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1986 to the 2000s: How it all began – a brief history of NZSTI

17 Aug 2023

Written by Patrick King, former President, founding member, and Fellow of NZSTI

After graduating from Canterbury University in languages, with little idea of what my future career might be, I was lucky enough to land a job as a junior translator at the Department of Internal Affairs’ Translation Service in the mid-1970s.

On reporting for my first day of work in Wellington’s “corridors of power”, I was shocked to find that instead of the vast array of brilliant translators I was expecting, I was confronted with a tiny office with only five staff.

In the 1970s, this little office was the heart of what would eventually become a fully-fledged translation and interpreting industry. An Austrian émigré, Peter Klarwill, had been appointed the first Chief Translator in 1949 when a translation service was established by the New Zealand government to cope with the language needs of refugees and immigrants arriving in New Zealand after World War II. Klarwill was later succeeded by a young language graduate, Bill Aldridge, a very gifted translator who passed away in 2023.

This operation was more of a cottage industry: small, isolated, with output of dubious quality and sparse reference material – but it was pretty well all there was at the time.

If we fast forward to the mid-1980s we see an altogether different picture. The government Translation Service was now charging for much of its work and providing translations for a growing export sector – particularly necessary after Britain had joined the Common Market. The Translation Service by that time had around 11 staff.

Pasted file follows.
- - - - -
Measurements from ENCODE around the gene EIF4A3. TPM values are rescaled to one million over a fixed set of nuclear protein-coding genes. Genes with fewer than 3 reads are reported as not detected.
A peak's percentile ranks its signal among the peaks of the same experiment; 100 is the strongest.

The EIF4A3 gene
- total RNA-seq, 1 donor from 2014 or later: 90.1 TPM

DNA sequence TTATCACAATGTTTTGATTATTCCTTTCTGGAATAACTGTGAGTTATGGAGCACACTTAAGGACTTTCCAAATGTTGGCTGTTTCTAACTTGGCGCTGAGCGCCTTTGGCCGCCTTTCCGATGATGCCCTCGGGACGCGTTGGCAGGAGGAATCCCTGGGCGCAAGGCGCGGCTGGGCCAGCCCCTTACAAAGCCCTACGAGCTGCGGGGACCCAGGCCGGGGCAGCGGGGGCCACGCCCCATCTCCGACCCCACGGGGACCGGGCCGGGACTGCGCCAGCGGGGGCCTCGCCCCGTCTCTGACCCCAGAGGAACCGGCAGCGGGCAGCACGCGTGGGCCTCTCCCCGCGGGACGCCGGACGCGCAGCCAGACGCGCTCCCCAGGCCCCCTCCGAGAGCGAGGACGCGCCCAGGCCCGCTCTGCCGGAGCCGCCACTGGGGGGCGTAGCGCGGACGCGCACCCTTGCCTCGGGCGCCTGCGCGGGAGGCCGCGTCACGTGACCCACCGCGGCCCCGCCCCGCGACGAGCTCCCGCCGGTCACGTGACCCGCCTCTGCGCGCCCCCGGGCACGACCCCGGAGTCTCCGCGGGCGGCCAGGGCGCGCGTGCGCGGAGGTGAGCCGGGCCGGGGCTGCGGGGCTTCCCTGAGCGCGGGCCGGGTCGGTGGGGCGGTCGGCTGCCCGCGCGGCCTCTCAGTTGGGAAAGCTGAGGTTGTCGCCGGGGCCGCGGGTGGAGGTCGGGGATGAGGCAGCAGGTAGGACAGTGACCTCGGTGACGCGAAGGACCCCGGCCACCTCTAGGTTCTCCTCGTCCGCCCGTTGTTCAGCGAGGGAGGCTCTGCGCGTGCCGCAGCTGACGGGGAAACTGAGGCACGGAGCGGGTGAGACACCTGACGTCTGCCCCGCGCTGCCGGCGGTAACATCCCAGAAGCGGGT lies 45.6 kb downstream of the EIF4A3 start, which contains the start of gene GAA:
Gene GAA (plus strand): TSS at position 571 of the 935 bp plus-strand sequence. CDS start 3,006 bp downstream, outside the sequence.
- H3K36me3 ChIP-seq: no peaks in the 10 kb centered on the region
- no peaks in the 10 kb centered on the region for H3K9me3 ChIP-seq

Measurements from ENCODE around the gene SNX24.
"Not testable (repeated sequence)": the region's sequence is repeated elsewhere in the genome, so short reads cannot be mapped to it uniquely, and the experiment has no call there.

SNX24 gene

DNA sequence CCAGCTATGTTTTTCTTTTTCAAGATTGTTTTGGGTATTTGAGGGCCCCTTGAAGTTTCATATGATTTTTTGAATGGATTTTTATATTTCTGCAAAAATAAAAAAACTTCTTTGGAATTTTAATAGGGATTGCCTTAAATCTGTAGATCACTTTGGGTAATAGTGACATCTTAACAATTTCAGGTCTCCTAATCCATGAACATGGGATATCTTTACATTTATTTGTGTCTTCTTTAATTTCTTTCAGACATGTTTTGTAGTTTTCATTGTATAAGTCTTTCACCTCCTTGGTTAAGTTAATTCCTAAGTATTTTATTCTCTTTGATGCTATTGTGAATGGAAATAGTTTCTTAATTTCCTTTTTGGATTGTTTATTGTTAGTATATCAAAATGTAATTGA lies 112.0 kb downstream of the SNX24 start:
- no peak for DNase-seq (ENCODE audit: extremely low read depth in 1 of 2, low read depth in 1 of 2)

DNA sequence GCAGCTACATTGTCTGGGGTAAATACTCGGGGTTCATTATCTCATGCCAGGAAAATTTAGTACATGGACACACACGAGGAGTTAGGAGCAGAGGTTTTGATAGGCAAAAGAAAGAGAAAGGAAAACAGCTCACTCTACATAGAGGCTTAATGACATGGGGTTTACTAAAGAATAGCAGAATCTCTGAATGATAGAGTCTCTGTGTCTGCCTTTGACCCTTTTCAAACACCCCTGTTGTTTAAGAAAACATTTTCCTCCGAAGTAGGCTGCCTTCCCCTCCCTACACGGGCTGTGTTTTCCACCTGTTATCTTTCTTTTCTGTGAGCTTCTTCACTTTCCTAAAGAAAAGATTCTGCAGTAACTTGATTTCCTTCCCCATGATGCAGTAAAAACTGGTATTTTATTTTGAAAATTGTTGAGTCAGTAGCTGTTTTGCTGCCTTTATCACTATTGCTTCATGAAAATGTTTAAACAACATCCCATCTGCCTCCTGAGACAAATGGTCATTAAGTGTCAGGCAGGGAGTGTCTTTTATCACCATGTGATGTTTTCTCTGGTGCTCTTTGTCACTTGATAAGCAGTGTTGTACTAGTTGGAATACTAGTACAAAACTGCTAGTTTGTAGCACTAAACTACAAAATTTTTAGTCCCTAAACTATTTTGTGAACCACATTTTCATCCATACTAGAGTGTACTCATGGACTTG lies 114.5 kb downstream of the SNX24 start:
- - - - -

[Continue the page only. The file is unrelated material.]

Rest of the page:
This was a pivotal time for the industry: within just a few years NZSTI was established, along with The New Zealand Translation Centre Ltd, the Wellington Community Interpreting Service (later to become Interpreting NZ), and interpreting services were formed at Middlemore Hospital and at the Manukau Court.

It was also a time of huge economic change in New Zealand, with de-regulation and so-called Rogernomics. In rapid succession we witnessed the introduction of the fax machine, the modem, affordable computers, and then the landmark arrival of the Internet and email.

Overnight translation for overseas markets was started at the New Zealand Translation Centre Ltd (NZTC), using New Zealand’s time zone advantage, and over the next two decades a globally networked industry developed in New Zealand, exporting its services to customers throughout the world, with greatly increased productivity and quality, and unlimited access to reference material.

So where exactly did our incorporated Society of Translators and Interpreters, NZSTI, spring from all those years ago?

In the early 1980s Senior Translator Bill Aldridge attended a meeting in Auckland with a handful of Auckland-based translators and interpreters, and they initiated a plan to form a national association.